The Coppell Farmers Market is a seasonal, local market. This means a product found in June may not be available in November. While a three year old little boy looking for “boo berries” last March didn’t understand why blueberries wouldn’t be back for a long time, most customers now realize this although they may be disappointed the blueberries are gone until next May.
What some don’t understand is that cooler weather doesn’t mean all cool weather produce is suddenly available. First the weather must cool down for the seeds to germinate; then those plants must have time to grow. Farmers can usually tell you approximately when to expect that first crop of spinach or sweet potatoes.
Eggs present a different situation. While hens lay eggs year round, they lay significantly fewer eggs in seasons other than spring. Summer heat slows them. As cooler temperatures send animals’ metabolism into a slower mode, egg production slows.
Pastured animals take longer to grow to their mature size for processing. The meat at the Coppell market is pasture finished. The animals are not given hormones to speed up their growth nor rounded up into feed lots to fatten up. All of this takes extra time and therefore costs a bit more to produce, but the meat is leaner and has more of the healthy fats. Lambs are born in the spring so their meat availability is spring until all cuts are sold out.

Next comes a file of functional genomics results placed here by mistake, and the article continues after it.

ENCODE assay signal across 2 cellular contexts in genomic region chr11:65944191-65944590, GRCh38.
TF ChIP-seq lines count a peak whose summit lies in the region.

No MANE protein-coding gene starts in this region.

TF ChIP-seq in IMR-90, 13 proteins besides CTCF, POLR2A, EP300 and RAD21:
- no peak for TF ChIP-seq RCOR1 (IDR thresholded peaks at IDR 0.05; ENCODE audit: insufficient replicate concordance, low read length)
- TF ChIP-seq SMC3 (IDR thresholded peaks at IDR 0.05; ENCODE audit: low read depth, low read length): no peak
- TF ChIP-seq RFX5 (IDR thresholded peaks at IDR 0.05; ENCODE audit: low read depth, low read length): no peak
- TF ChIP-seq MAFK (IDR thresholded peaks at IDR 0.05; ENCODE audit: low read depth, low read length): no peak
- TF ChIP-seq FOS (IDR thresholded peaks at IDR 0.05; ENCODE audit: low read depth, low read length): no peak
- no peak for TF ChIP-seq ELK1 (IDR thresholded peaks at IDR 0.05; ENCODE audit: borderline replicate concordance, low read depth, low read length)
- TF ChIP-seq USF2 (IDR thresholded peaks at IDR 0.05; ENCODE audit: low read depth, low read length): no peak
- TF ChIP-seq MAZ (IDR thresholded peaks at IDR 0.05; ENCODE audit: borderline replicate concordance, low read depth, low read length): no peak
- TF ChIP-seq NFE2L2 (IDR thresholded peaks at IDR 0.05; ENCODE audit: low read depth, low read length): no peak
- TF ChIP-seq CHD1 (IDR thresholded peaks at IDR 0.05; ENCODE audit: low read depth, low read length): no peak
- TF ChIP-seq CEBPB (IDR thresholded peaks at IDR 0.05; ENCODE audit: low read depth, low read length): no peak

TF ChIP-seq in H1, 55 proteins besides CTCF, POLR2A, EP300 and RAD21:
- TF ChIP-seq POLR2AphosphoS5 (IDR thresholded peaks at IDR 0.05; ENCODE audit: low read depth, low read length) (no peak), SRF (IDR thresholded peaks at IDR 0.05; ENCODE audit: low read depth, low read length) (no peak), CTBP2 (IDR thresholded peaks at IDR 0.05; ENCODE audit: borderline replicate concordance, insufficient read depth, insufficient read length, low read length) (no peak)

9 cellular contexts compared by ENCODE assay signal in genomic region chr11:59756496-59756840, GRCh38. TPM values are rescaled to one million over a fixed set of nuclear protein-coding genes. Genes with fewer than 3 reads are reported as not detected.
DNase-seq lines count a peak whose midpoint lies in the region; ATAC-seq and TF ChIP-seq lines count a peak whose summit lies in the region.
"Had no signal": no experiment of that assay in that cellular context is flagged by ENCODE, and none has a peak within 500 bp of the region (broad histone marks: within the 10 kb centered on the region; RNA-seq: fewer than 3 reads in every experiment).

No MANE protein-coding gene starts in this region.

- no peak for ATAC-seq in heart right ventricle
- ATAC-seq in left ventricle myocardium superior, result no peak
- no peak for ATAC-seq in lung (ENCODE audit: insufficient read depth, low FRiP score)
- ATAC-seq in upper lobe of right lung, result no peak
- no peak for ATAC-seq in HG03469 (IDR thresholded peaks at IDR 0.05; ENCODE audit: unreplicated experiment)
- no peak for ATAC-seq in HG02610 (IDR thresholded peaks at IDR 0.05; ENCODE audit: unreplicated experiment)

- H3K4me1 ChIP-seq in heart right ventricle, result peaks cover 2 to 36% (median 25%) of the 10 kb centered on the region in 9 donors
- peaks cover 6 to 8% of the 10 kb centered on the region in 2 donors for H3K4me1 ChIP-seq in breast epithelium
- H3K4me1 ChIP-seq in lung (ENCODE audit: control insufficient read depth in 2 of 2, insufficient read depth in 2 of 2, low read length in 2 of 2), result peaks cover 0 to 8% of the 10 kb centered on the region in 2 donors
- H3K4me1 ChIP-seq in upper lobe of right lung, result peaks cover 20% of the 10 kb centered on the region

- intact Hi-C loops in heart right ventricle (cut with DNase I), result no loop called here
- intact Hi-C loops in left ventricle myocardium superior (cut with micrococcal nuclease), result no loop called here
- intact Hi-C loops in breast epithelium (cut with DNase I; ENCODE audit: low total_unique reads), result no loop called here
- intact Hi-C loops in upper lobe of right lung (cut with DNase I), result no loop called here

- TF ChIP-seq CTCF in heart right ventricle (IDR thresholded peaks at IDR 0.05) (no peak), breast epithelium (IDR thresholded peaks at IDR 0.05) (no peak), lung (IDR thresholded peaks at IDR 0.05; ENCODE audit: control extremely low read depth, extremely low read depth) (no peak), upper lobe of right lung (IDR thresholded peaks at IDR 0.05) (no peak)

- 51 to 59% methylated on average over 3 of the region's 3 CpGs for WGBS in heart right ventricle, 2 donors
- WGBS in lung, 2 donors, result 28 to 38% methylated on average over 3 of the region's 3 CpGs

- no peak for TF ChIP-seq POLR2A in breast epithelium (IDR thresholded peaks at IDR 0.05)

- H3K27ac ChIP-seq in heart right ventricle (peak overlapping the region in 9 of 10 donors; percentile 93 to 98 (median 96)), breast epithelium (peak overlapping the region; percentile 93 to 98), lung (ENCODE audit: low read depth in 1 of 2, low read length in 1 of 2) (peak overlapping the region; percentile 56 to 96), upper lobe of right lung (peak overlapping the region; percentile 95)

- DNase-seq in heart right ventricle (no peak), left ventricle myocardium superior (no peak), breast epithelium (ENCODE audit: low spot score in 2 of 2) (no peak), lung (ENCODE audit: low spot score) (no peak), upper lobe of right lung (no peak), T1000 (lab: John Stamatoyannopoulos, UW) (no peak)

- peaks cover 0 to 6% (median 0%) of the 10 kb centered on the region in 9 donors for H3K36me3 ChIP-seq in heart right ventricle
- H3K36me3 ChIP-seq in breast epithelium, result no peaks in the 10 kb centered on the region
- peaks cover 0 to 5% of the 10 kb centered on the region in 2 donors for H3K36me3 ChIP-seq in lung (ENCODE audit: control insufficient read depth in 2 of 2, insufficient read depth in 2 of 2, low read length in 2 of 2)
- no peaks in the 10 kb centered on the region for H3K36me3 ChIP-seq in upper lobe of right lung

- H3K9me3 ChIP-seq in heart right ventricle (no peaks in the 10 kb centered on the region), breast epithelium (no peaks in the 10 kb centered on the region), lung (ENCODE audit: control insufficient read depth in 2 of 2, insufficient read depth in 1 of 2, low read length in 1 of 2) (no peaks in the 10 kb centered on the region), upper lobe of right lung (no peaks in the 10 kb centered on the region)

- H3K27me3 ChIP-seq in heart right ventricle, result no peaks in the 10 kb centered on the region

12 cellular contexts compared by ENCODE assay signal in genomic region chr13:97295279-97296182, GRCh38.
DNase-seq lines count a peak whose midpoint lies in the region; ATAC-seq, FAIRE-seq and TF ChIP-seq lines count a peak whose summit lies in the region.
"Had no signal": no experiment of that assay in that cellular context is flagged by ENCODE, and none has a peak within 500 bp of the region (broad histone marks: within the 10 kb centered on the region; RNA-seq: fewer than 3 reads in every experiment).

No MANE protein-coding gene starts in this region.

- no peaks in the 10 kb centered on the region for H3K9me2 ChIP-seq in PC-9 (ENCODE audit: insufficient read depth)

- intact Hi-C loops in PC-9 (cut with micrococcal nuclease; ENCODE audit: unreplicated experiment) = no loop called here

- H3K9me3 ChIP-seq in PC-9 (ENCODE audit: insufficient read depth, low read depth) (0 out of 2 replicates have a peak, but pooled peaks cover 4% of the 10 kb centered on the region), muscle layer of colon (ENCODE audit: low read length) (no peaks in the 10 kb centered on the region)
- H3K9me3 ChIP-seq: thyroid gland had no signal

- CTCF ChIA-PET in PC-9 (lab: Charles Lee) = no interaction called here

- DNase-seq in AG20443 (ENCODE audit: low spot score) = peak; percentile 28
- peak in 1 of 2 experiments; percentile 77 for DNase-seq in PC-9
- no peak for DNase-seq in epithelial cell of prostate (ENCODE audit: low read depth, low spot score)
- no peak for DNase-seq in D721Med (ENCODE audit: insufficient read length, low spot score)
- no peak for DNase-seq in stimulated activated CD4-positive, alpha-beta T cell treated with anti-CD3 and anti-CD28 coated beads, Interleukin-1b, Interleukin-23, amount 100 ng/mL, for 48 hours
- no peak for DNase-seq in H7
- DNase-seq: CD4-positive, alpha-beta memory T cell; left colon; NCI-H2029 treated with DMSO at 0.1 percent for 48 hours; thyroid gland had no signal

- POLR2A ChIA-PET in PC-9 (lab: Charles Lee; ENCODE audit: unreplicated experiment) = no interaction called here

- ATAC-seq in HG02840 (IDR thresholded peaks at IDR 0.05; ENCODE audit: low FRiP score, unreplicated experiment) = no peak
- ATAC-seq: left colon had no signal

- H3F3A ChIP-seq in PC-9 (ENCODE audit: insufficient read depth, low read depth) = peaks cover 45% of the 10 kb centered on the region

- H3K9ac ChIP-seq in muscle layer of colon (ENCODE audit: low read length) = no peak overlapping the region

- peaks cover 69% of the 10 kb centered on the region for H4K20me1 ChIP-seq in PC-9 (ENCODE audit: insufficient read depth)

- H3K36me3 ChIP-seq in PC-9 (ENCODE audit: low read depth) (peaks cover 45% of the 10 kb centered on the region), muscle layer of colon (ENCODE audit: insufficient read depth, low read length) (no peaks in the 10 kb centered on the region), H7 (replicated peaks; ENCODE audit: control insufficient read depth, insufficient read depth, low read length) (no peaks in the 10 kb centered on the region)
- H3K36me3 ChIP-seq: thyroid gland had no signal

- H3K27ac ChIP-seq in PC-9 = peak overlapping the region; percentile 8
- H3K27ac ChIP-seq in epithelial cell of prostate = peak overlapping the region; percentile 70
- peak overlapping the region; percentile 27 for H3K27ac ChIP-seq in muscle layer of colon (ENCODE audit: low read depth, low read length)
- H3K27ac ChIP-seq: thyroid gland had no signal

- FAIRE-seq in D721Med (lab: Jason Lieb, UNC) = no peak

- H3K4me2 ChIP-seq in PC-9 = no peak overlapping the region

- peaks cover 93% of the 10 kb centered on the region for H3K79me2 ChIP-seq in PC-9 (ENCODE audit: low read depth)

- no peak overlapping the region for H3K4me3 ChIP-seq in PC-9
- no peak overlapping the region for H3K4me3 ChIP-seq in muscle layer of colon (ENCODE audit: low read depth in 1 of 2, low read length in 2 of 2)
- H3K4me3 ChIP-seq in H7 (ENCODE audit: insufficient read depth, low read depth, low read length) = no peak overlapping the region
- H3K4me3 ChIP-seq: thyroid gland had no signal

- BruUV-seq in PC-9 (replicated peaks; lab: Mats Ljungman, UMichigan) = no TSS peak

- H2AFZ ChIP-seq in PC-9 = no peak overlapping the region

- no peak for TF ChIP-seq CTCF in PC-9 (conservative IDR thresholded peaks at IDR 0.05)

Even seafood is a seasonal item. Wild caught Alaskan salmon can only be harvested during the summer with a special permit for a limited number of fish. This number is monitored and adjusted by the wildlife department during the summer when the salmon are “running,” moving upstream to spawn, lay their eggs. The salmon filets are shipped frozen at the end of the fishing season, this year in October.
Texas Gulf seafood is also seasonal. Spring through early fall are the prime fishing time. Fall is when the fishing slows down and the boats are pulled out of the water for cleaning, maintenance, and repair. So while salmon has recently arrived, Gulf seafood is gone until spring.
It may take some time to learn to shop and cook with the rhythm of the seasons, but after the first year the pattern becomes familiar and workable. Click here for a chart of produce seasonality.